Onlookers

Asset Building in Youth: Do You Treat Them as Half Full or Half Empty?

By Pamela King

 

Dr. King examines research on viewing youth through the lens of possibility rather than problems. More than a simple positive thinking approach, asset management has affected a paradigm shift in youth ministry philosophies and programs.

 

Half full? Or half empty? The age-old debate about whether a glass 50 percent full of water is either half full or half empty is not just an interesting personality test. It’s surprisingly relevant to the way you interact with kids in your ministries.

Do you view your kids as full of problems, or full of possibility? Do you see them with strengths to build upon, or weaknesses to compensate for? Research conducted by the Center for Youth and Family Ministry (CYFM) confirms the reality that each kid is a mixture of possibilities and problems. Through a portion of our Urban Youth Workers in America (UYWA) Study, CYFM took a closer look at the “full-ness” and “empty-ness” of both urban and non-urban youth, confirming what anyone working with kids realizes: below the surface, each is a unique swirling mixture of potential and pain.

 

The Background of the Urban Youth Workers in America Study

The UYWA Study is closely related to two decades of applied research conducted by the Search Institute, a well-respected research center in Minnesota. Based on surveys with over 2 million youth in the U.S. and Canada since 1989, Search Institute has developed the “40 Developmental Assets.” The assets are 40 different building blocks of development that help people of all ages (including teenagers!) thrive. The more teenagers access these assets through their relationships and surrounding communities, the more likely they are to exhibit leadership, avoid high-risk behaviors, and succeed in school. (The 40 assets are listed and further described at the Search Institute.)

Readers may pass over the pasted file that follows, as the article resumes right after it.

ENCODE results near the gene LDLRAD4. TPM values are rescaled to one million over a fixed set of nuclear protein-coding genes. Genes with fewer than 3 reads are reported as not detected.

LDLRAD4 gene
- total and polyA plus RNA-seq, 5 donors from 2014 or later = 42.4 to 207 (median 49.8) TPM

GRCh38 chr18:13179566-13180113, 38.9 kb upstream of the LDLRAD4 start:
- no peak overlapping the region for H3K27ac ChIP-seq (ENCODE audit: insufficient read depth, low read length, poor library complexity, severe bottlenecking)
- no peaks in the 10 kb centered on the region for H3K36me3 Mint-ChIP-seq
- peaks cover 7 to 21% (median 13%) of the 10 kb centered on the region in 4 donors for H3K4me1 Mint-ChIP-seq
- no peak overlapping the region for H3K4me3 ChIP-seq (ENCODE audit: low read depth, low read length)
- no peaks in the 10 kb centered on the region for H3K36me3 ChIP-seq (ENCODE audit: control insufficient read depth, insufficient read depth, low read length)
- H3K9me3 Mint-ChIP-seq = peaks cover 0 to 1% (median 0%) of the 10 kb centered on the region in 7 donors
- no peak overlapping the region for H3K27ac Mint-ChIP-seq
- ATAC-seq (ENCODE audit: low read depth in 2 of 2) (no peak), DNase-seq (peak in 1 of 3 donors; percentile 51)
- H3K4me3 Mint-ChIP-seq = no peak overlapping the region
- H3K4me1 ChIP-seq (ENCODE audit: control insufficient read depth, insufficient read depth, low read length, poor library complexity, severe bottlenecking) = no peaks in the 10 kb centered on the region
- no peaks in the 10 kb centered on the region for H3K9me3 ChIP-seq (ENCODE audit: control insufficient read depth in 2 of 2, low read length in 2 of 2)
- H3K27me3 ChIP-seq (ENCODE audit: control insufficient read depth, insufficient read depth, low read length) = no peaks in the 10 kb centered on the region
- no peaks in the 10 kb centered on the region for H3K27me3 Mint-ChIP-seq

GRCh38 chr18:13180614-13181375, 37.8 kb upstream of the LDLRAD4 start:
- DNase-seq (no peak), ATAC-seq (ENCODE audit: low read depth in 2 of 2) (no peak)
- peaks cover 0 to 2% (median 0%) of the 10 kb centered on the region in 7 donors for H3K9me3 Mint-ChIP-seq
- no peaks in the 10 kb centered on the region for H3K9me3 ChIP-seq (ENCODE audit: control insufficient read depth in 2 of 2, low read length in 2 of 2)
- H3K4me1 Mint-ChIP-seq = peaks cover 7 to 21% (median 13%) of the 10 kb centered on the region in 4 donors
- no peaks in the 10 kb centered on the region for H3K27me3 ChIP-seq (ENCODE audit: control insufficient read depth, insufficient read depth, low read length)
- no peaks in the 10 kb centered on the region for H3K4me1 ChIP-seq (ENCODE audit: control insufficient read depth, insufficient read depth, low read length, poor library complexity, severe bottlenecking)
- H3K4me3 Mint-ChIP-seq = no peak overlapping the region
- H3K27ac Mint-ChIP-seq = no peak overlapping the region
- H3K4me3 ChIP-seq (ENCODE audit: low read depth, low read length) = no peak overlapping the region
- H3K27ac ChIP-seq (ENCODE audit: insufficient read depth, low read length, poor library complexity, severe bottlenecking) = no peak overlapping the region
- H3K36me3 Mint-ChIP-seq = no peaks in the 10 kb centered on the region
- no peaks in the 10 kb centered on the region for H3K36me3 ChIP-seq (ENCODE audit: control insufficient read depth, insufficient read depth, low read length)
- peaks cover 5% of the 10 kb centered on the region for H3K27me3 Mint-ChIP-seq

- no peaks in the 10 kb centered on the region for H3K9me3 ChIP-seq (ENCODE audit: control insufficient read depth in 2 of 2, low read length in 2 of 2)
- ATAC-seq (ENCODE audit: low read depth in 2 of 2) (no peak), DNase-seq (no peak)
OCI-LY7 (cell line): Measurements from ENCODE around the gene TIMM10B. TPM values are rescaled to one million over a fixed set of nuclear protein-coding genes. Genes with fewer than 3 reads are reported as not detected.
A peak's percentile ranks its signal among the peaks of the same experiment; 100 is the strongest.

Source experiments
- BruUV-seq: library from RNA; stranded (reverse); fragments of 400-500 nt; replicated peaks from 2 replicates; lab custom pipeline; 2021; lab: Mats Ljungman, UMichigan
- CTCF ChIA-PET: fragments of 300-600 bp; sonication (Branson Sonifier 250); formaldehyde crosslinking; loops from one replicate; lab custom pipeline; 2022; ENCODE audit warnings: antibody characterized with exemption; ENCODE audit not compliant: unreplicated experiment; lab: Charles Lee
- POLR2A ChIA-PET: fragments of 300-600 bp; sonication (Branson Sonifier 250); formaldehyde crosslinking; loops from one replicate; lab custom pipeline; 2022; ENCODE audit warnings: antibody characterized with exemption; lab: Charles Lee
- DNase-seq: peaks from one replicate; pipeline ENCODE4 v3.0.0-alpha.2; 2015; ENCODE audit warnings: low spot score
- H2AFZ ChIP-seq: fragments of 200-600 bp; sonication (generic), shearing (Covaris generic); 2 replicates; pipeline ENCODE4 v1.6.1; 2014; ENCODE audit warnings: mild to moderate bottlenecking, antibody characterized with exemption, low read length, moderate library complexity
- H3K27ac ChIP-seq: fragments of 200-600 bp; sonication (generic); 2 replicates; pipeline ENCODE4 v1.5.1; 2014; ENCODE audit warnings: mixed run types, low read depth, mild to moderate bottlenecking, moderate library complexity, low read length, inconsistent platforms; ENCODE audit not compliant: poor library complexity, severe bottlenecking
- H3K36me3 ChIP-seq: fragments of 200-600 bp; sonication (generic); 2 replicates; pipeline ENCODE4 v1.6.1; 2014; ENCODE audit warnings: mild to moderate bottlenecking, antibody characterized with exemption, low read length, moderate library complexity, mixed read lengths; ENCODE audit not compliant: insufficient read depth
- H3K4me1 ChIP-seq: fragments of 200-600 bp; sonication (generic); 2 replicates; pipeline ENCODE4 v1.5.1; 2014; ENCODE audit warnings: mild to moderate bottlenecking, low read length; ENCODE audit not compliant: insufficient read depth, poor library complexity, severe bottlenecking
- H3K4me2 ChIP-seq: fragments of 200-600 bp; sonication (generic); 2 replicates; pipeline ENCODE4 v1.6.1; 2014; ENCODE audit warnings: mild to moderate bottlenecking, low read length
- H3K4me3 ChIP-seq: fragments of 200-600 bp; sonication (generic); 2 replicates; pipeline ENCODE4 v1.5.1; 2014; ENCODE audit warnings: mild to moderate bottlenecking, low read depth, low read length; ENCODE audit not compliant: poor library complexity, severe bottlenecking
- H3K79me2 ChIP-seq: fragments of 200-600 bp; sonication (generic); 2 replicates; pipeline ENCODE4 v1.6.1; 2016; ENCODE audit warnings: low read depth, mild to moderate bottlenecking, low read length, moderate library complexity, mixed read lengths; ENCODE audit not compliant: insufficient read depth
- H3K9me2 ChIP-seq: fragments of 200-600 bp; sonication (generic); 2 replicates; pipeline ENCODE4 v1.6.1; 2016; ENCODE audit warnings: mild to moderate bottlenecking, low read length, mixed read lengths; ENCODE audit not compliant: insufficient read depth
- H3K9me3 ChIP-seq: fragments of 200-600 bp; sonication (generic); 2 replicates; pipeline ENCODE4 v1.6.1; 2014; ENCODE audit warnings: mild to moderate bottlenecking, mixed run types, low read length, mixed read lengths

Acknowledging the wide variety of assets available to kids can help us have a more holistic ministry-by which we mean ministry that seeks to develop their whole potential. Those who practice holistic ministry seek to develop kids not just spiritually, but also emotionally, socially, physically, and academically. Holistic ministry recognizes that the kingdom of God has implications for every aspect of our lives.

Across the country, we’re discovering youth workers ­both urban and non-urban-who are eager to let the assets shape their ministry philosophies and programs. There seems to be a growing recognition that while all kids need Jesus, Jesus is not all that kids need. They also need assets like family support, a caring school climate, a chance to serve others, and appropriate boundaries and expectations. The Goals of the UYWA Study The two principal researchers in the UYWA Study, myself, from Fuller Seminary, and Dr. Kelly Schwartz from Nazarene University College, obtained permission from Search Institute to sift through its 1999 dataset of 212,000 kids. In particular, the goals of the UYWA Study were to:

  • Identify the assets that were most prevalent in the portion of the 212,000 kids who could be described as “urban1.”
  • Identify the assets that were least prevalent in that same group of urban kids.
  • Compare and contrast the assets present in urban youth with those present in non­urban youth.

As we studied kids’ assets and the implications for youth ministry, we discovered some surprises that impact how we interact with all types of young people.

 

Urban and Non-Urban Kids

The majority of the non-urban kids are Anglo/White (78%). In contrast, the two largest ethnic groups in the urban sample are Hispanic/Latino (41.3%) and Black/African­American (25.8%).

The family structures of the two groups of kids also differ quite significantly. Almost 75% of non-urban kids reside in two-parent families, while less than 60% of urban kids reside in similar two-parent homes. Twice as many urban kids live in mother-only families as non-urban kids.

Of the 40 Developmental Assets, the non-urban kids on average have more (19.6) developmental assets than do the urban (17.2) kids. Looking at overall asset levels between the two samples, a smaller percentage of urban kids have 21 or more assets (34.6%) compared to non-urban students (44.1 %), while a larger percentage of urban youth have 20 or less assets (65.4%) compared to non-urban kids (55.9%).

When looking at asset numbers by grade level, non-urban kids consistently exceed urban kids at each grade level from sixth grade to twelfth grade.

 

Prevalence of the Assets